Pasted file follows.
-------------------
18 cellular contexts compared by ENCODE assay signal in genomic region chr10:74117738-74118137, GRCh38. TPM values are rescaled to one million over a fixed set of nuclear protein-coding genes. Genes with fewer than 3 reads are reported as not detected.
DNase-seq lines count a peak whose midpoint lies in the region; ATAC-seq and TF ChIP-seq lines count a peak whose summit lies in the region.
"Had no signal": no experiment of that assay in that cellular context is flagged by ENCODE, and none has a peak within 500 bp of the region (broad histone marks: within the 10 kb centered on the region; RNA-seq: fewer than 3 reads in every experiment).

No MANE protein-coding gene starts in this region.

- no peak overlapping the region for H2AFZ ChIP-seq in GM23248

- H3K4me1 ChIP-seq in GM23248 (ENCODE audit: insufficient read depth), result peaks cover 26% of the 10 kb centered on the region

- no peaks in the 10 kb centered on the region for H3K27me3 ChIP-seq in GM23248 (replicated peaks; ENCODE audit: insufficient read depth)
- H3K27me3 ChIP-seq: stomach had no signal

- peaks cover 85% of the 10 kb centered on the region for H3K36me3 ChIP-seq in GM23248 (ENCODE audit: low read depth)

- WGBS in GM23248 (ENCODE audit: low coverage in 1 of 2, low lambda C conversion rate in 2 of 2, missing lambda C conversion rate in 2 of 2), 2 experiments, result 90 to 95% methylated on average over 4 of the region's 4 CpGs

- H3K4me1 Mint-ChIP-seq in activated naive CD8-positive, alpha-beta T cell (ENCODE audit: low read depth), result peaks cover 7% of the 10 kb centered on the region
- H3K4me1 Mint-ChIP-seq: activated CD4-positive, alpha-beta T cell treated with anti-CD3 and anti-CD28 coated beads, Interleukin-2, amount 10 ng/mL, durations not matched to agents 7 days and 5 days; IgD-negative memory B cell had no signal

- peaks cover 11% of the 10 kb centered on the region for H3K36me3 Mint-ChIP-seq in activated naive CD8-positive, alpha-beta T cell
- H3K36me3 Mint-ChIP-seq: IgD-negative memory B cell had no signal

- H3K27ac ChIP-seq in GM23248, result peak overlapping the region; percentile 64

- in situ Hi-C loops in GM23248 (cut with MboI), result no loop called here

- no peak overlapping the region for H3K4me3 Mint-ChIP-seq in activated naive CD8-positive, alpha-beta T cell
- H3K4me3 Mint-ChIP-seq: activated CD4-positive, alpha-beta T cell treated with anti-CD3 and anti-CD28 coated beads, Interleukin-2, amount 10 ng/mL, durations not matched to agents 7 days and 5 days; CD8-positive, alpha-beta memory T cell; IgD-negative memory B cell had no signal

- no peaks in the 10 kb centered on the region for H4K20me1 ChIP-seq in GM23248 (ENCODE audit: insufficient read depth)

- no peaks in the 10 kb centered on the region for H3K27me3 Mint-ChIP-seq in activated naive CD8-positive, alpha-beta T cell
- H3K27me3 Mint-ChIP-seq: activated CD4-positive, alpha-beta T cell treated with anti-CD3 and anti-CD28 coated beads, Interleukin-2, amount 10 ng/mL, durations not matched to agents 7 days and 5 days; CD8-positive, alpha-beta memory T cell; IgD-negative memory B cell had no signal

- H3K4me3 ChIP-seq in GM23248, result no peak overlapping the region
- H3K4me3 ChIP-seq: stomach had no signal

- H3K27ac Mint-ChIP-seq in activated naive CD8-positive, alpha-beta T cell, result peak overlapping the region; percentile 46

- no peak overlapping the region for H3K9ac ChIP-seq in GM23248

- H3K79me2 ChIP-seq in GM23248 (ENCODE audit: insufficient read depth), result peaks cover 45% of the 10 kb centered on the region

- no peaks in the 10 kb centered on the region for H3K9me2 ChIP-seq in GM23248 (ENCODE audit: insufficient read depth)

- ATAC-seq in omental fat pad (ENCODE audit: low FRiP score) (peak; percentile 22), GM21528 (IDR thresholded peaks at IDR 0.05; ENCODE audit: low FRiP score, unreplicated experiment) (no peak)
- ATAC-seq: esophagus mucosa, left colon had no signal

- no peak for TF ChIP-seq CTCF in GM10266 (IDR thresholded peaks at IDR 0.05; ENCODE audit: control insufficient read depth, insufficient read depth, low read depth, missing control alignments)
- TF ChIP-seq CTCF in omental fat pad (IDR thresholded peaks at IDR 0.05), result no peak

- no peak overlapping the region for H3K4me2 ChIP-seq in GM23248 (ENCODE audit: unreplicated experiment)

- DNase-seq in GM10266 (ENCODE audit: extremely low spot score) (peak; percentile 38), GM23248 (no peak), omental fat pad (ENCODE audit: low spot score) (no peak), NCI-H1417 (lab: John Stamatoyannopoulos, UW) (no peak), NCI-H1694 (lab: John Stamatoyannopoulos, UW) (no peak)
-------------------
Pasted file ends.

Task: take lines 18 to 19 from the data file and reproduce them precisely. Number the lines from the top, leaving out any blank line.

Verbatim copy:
- H3K4me3 Mint-ChIP-seq: activated CD4-positive, alpha-beta T cell treated with anti-CD3 and anti-CD28 coated beads, Interleukin-2, amount 10 ng/mL, durations not matched to agents 7 days and 5 days; CD8-positive, alpha-beta memory T cell; IgD-negative memory B cell had no signal

- no peaks in the 10 kb centered on the region for H4K20me1 ChIP-seq in GM23248 (ENCODE audit: insufficient read depth)